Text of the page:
“Tthe miracle on Renfrew Street” had begun under interim coach Roger Neilson (filling in for Harry Neale who had been suspended after getting into a fight in the stands in Quebec) and the heroic goal tending of “King” Richard Brodeur. The Vancouver Canucks beat Calgary 3-0 in the first round of the Stanley Cup playoffs, then took out Los Angeles 4-1, but ran into trouble in game two of the Campbell conference final against the Chicago Blackhawks. The Canucks were losing 3-1 in the third period and were frustrated by a series of calls by referee Bob Myers-including a disallowed goal-so Neilson showed his dismay by hoisting a white towel atop a hockey stick. Players Gerry Minor and Tiger Williams joined in and “towel power” was born. Although the Canucks received a bench penalty and went on to lose the game the sarcastic gesture galvanized the team and when they returned to Vancouver the fans were ALL waving white towels. Towel power was born.
Children’s Hospital completed
In 1975 the re-elected Social Credit government committed to building a children’s hospital somewhere in Vancouver. By 1976 they had chosen a location at West 28th Avenue and Oak Street. In 1977 Health Minister Robert McClelland broke ground at that location, and the hospital was completed in 1982 at a cost of $60 million. It had 320,000 square feet of space and 250 acute care beds, an adolescent unit, a modern isolation facility, a rehabilitation unit, a 10-bed psychiatric unit and a 60-bed special care nursery.
Also in 1982
On January 14, serial killer Clifford Olson pled guilty to the murder of 11 Vancouver-area children and was sentenced to life imprisonment. The RCMP will pay Olson’s family $100,000 in return for Olson revealing where his victims’ bodies were buried.
An arsonist’s fire heavily damaged Malkin Bowl in Stanley Park on January 16. The fire destroyed, among other things, the signatures of hundreds of performers and the names and dates of shows, all pencilled on the old wooden walls. The fire-setter was never found, but the old Bowl was rebuilt and shows continued to be presented.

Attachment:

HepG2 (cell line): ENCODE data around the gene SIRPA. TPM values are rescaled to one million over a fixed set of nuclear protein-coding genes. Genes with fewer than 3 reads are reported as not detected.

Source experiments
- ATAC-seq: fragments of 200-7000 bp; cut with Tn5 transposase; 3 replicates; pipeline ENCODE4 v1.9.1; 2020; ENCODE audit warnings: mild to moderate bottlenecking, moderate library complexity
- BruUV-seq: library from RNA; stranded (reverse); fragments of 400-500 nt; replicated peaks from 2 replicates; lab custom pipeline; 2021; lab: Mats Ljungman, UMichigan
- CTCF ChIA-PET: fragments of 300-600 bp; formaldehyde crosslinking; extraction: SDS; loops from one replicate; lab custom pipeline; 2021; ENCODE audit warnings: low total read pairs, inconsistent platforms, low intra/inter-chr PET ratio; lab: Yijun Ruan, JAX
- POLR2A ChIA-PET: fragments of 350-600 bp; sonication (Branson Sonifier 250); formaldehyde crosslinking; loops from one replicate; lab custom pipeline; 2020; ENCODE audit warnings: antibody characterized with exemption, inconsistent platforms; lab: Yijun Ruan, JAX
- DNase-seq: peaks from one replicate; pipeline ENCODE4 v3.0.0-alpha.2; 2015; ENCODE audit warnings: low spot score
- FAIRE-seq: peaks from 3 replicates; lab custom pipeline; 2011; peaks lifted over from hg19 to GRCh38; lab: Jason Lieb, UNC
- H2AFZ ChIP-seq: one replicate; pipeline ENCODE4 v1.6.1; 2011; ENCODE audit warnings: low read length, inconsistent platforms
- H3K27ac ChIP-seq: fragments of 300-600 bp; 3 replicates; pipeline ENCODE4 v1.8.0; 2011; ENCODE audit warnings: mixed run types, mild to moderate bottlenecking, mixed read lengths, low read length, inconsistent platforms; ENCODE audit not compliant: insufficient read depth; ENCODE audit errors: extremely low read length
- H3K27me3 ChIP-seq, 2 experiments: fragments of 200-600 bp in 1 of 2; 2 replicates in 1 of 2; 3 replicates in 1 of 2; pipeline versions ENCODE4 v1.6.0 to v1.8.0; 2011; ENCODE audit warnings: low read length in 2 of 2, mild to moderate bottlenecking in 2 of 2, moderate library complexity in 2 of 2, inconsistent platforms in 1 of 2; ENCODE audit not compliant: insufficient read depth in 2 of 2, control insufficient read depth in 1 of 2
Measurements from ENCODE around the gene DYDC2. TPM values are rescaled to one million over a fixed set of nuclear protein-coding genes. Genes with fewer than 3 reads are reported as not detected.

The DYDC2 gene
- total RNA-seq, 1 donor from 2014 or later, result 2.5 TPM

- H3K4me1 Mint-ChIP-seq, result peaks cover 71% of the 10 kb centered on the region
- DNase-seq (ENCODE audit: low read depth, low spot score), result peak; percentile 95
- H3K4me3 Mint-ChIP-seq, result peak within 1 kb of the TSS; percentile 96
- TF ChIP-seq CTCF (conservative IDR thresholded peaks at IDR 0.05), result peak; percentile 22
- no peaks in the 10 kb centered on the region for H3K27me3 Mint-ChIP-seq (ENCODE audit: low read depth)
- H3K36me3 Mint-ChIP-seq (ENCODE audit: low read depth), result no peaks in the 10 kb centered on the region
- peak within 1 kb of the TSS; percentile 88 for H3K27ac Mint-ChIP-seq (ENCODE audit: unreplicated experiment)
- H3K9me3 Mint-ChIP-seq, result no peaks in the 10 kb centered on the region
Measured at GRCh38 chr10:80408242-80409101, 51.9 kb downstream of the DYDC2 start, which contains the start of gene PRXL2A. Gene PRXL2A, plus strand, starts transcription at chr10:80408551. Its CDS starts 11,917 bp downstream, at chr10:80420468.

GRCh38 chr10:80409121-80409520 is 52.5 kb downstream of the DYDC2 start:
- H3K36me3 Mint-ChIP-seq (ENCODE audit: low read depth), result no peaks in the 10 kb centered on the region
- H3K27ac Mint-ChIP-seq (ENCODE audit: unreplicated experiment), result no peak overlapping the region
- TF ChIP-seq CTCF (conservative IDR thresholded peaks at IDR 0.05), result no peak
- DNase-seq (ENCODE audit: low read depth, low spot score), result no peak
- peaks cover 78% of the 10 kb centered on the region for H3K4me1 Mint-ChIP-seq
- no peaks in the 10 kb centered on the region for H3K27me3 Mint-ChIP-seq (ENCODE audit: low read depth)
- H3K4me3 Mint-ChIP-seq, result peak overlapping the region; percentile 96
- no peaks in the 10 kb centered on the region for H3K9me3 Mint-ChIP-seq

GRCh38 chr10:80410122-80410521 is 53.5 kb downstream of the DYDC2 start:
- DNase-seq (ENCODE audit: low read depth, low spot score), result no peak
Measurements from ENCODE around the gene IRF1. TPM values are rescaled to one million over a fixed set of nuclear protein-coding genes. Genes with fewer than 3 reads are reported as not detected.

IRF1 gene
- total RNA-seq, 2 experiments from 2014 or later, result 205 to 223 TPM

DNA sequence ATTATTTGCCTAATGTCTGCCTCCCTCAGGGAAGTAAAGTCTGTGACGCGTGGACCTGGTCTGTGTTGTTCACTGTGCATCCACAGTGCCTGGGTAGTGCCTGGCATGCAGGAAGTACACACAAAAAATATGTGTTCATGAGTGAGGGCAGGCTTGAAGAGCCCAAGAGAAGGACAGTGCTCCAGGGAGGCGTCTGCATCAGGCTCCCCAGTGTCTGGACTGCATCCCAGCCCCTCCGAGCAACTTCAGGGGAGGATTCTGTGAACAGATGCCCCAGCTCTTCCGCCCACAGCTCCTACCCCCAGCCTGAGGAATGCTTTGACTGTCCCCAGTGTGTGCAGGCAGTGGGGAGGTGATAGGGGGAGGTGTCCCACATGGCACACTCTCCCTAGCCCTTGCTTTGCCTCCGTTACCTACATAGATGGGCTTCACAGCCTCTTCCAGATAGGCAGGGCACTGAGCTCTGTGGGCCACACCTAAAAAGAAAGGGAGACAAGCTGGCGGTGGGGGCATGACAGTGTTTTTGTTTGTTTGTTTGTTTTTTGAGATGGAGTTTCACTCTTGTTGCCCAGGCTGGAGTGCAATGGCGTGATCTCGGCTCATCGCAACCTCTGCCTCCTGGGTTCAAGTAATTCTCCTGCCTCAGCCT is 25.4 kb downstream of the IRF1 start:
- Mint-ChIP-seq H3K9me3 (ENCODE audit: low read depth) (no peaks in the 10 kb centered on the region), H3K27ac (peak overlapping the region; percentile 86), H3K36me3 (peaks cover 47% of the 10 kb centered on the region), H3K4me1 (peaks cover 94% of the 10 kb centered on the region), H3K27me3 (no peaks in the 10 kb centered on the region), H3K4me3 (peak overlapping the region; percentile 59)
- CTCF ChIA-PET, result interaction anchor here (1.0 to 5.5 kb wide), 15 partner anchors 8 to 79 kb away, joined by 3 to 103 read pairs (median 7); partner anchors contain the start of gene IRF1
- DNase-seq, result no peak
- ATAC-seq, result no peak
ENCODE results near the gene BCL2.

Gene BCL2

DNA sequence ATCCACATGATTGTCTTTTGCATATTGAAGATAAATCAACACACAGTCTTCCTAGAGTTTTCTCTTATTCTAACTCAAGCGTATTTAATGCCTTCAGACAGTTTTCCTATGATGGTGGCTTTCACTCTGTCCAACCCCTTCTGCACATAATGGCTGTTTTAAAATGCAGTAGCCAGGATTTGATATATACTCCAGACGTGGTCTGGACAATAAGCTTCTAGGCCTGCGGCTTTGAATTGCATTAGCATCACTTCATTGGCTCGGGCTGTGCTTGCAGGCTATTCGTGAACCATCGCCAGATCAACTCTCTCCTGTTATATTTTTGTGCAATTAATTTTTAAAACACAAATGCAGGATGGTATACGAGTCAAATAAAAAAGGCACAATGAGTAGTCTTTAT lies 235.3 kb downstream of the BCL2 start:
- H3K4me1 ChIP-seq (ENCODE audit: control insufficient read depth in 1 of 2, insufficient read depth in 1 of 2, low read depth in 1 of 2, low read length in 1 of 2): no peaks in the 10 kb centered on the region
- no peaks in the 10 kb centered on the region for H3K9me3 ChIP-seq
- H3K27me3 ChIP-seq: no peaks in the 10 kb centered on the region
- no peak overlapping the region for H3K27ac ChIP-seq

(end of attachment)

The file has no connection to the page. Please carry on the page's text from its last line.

The second annual Peace March on April 24 draws 35,000 participants.
On November 20, Vancouver was declared a “nuclear free zone” in a plebiscite, and voters also approved Sunday shopping.
Alan Morley, journalist, died in North Vancouver on October 6, aged 77. He was born August 15, 1905 in Vancouver but grew up in Armstrong and Penticton. He supported himself through UBC in the early 1930s writing for The Vancouver Sun, then wrote for 21 other newspapers before returning to the Sun in 1957. He worked there until his retirement in 1970. He wrote The Romance of Vancouver (1940), a collection of his historical columns, and in 1961 wrote Vancouver: From Milltown to Metropolis. It’s still our favourite of the book-length histories of Vancouver because of his story-telling ability and his affection for the city.
On November 12, Clarence Wallace, shipbuilder and former lieutenant-governor, died in Palm Desert, California, aged 89. He was born in Vancouver, Constance Brissenden writes, “on June 22, 1893. On leaving college, he joined the family business, Burrard Drydock. (See the entry on his father, Andy Wallace, in our Hall of Fame.) He served overseas during the First World War from 1914 to 1916, was wounded at Ypres. In 1918 he became secretary-treasurer of Burrard Drydock, and in 1929 was named president. During the Second World War he built North Sands and Victory ships and converted other vessels for war use. He was awarded the CBE in 1946 for his wartime efforts. Wallace was lieutenant-governor of BC from 1950 to 1955, the first to have been born in the province.” See a history of Wallace Shipyards here.